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FROM A TO SEA: No such thing as cold water – just not enough gear! | #8

January 23rd, 2023 10:32 AM

By Siobhan Cronin

Siobhán having taken part in the Christmas Day swim in Tragumna.

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Siobhan Cronin is The Southern Star's editor. She's also an avid sea swimmer and in her regular blog 'From A to Sea' she documents her sea swimming journey. So get the wetsuit on, dive in and join her on her aquatic adventures

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THE Christmas break for our TDs finished this week but for the rest of us the holidays were well and truly over a few weeks ago!

I have to admit that finding time to get a few dips in has been difficult after the weeks of stormy weather, just after the Christmas.

This year I swapped my usual Christmas Day swim in Schull for Tragumna. I’m not sure why. I love Schull because there is a very short run from the ‘beach’ at the pier into the water, and the tight space on the shore usually ensures there is plenty of body heat to piggyback on, to keep you cosy before you have to get in!

But this year, just as I was heading out the door, the lure of some splashy waves and a sandy run got the better of me and so I turned the trusty chariot left instead of right, and headed for Skibbereen.

Even though I was there a good half hour early, the little beach with the picturesque island offshore was totally packed. I got one of the last parking spaces within a short walking distance, and undressed, bringing just my trusty fleece robe and flipflops with me while listening to the safety briefing.

It is the only day in the winter that I can bring myself to swim in just my togs but it’s never as cold as my wimpy brain tells me it will be in advance.

This year there was a definite swell in the water, and some decent sized waves which drench you while you are deciding whether or not to actually get down.

I think the rougher the sea, the warmer it is – probably something to do with physics and energy etc etc. But whatever the reason, it wasn’t as chilly as I was expecting, thankfully.

The huge crowd ensured plenty of smiles and whoops and hollers in the water, and it was, as always, a brilliant way to start the big day.

Loads of selfies and group photos being taken and it’s a really great family morning out. It doesn’t spoil the day cos it’s all over within the hour, and most of these swims are for a good cause too, so bring a few quid for the charity buckets.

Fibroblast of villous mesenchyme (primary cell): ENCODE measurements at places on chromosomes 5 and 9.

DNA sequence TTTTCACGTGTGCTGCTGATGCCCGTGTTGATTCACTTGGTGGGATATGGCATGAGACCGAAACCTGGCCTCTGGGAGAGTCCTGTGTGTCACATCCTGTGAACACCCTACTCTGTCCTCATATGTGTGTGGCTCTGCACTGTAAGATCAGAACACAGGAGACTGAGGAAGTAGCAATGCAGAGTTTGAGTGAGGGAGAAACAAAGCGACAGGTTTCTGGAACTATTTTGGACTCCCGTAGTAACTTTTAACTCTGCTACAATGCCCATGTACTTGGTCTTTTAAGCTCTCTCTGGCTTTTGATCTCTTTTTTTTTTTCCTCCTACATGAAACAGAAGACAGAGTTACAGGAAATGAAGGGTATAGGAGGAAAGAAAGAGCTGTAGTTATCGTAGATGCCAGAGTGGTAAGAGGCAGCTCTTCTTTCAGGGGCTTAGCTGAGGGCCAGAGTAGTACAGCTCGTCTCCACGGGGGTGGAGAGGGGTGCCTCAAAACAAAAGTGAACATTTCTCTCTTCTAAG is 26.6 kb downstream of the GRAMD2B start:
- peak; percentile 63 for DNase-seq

Anyhow, I splashed about like a clumsy seal, did about ten strokes, and then it was time to run back to the shore, grab the robe and get dressed asap. I had brought my microwaveable hotpack with me so the towel was toasty warm, and the flask of tea made it all worthwhile.

It’s a really wonderful Irish tradition and one that has gathered pace in recent years. Even for those who don’t tend to swim all winter, it’s a lovely social way of meeting the neighbours, having some healthy fun and giving you a huge energy boost to face the ups and down of Christmas Day.

Even just running or walking to the shore in your swimsuit, and dipping your toes in, gives you such a great sense of joy. You will never hear anyone regretting the Christmas Day swim. It’s a yearly tradition I hope to continue for as long as I can.

After that, the weather was unpredictable and it was also difficult to pin down the usual swimming troupe for a dip, what with people travelling all over the country checking in with the relations.

One or two of us did make it to the island in Lough Hyne and back on a few Saturday or Sunday afternoons, but you’d definitely need the hot tea and warm towel afterwards.

The full-on gear is in use now. The heatseeker vest under the winter wetsuit, the two hats, (one being the cosy bonnet), the gloves (sometimes two pairs, although they make swimming a bit difficult!), the super thick booties and the big goggles.

Really, the only part of you that should be exposed is the face, or part of it, and if you splash it a few times before you start stroking off, then it’s not such a big shock to the system to submerge your face fully.

Doing 1km a few times a week is plenty this time of year, and that is what I have been aiming for, but I have fallen by the wayside a few times.

In a bid to give me a bit of a push, I have signed up for a trilogy of swims, organised by Irish adventure sports specialists Gaelforce.

I have done their Killary Great Fjord Swim twice already, but this year they have added another two venues – the Great River Swim on the Shannon in Lanesborough in May, followed by the Great Lake Swim in Mountshannon (Lough Derg) in July, and then my favourite swim – Killary, in September.

Each swim has three length options, so I have optimistically gone for the 3.1km for the first one, on the Shannon. I am hoping that it will give me the push I need to ensure I start adding more length to my weekly swims from February on.

On days when I cannot get in for a dip, I tend to watch some YouTube videos for tips, in a bid to convince myself that while I’m not actually swimming, I am still learning.

My favourite online coach is Australian Brenton Ford. A former national swimmer, the award-winning coach has tonnes of videos on YouTube and his Effortless Swimming website on technique and general advice for both pool and open water swimmers.

So, if you can’t get out and get down, treat yourself to one of his short but very accessible videos on how to improve your stroke and reduce the effort.

This is one of his most popular videos, including five tips to help you swim better:

See you next month!

Read Siobhan's previous From A to Sea post here.

You can contact Siobhan at [email protected].

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